That is what a speaker in the South Carolina House of Representatives called the Civil War: “the War of Northern Aggression.” I don’t know how ironic he was being, but there it was, one more name for the Civil War, a name that still resonates for some.
Some names for the great conflict include The War Between the States and The Brothers’ War. There are a dozen or more names that combatants and others have used, some in an attempt to remain “objective,” others in an attempt to assign blame. And to re-ignite still burning embers.
The optimal causes, the immediate causes of the war, were two-fold: firing on Fort Sumter was a clear act of war and the Union did not blink. Secession was the other immediate cause. Was secession a possible act under the doctrine of states’ rights? As long as this was being debated, it was an exercise in free speech. But the Confederate states’ official acts of secession were immediate causes of the war.
Slavery and states’ rights were enduring arguments from the first moments the terms of the Constitution were being argued, nearly 75 years before the outbreak of the Civil War. So in themselves neither slavery nor states’ rights were operative causes of the War. But firing on a government fort and the political acts of secession were optimal causes of the war. Still, slavery was the underlying reason for the argument in the first place, the underlying cause of the war. The South fired the first shot, the South split apart the Union, the South precipitated the Brothers' War.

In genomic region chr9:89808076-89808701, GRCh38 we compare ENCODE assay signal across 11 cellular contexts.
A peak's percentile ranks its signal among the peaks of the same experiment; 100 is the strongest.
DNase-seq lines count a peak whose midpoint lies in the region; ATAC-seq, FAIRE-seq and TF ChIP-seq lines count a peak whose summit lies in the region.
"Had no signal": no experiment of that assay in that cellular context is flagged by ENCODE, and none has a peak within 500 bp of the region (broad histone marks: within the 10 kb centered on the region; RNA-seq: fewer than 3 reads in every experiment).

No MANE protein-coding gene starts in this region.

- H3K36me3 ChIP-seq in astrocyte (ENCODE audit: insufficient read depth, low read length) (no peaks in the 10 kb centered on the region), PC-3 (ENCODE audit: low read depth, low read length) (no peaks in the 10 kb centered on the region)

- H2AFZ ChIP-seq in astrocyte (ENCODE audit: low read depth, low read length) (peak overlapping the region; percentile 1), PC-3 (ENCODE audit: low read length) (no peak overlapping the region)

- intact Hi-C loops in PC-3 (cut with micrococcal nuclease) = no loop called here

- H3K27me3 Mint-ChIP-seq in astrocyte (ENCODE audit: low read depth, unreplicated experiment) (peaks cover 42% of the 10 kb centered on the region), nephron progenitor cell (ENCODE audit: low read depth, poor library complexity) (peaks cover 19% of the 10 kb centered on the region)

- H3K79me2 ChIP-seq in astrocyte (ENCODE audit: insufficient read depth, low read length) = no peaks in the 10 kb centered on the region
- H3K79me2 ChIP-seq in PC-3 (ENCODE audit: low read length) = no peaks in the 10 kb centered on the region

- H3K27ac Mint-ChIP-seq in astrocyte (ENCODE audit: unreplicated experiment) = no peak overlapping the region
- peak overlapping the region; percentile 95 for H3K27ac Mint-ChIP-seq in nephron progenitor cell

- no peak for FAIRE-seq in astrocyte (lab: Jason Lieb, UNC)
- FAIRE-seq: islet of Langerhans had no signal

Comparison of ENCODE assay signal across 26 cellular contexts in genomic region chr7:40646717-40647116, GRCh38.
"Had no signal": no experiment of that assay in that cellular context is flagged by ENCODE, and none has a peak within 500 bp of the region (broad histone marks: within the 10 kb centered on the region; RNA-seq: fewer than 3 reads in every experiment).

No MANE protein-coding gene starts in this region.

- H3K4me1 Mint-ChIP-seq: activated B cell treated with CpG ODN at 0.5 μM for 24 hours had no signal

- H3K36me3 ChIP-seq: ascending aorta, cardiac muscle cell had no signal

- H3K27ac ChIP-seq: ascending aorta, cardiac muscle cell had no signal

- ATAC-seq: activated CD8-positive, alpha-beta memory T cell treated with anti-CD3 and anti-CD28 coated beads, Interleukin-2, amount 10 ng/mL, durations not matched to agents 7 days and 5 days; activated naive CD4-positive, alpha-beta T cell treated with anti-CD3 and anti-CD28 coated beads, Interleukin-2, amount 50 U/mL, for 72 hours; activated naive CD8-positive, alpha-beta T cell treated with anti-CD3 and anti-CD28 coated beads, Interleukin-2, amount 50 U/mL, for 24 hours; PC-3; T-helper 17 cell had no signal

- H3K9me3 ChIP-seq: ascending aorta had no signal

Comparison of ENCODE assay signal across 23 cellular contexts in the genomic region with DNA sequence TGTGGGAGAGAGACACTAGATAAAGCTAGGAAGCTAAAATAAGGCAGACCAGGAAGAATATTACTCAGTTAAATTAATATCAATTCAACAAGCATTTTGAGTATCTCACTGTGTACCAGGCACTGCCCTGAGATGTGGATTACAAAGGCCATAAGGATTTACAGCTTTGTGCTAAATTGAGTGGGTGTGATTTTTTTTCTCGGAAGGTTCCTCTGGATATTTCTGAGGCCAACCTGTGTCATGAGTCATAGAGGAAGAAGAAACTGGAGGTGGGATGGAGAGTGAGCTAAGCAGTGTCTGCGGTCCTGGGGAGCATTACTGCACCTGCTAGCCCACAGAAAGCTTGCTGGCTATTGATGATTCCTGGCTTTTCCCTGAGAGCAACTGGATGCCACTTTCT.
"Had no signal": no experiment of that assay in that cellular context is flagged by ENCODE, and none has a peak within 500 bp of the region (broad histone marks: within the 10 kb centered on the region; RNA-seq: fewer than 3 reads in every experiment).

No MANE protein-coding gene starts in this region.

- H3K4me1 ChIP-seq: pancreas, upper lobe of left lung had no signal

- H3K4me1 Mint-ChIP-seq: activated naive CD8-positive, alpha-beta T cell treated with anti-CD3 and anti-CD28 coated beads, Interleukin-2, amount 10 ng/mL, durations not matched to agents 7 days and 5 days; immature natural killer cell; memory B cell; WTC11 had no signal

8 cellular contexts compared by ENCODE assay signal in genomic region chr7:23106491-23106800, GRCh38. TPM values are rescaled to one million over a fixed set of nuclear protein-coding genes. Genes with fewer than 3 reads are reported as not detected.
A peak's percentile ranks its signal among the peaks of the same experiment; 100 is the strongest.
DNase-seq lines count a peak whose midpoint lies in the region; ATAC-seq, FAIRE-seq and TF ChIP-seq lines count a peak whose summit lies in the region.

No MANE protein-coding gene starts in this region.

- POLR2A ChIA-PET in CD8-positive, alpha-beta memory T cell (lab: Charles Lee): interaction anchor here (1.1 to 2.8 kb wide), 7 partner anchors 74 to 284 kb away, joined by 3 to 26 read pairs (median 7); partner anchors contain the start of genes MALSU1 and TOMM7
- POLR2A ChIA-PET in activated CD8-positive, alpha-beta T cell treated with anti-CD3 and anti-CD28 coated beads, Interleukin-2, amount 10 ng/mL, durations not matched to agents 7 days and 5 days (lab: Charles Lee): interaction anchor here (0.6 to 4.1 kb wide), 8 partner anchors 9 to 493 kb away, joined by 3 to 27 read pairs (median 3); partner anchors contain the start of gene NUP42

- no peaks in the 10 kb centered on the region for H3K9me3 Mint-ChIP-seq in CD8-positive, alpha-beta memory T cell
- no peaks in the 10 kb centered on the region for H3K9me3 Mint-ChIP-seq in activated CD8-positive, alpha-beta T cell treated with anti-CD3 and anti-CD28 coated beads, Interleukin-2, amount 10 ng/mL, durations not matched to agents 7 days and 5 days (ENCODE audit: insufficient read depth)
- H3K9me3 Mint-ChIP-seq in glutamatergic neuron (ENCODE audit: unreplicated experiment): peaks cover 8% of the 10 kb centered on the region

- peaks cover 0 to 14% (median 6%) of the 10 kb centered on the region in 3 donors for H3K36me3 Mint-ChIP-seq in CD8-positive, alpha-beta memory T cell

But what does “The War of Northern Aggression” tell us? It tells us what we have long suspected, that the Civil War, and its underlying arguments (slavery, and even states’ rights), are not settled issues among all Americans. Gridlock in Washington, DC and the partisan passions across America are proof that as a nation we are not one people, one more argument that democracy cannot work in today’s fractured political environment. <sigh>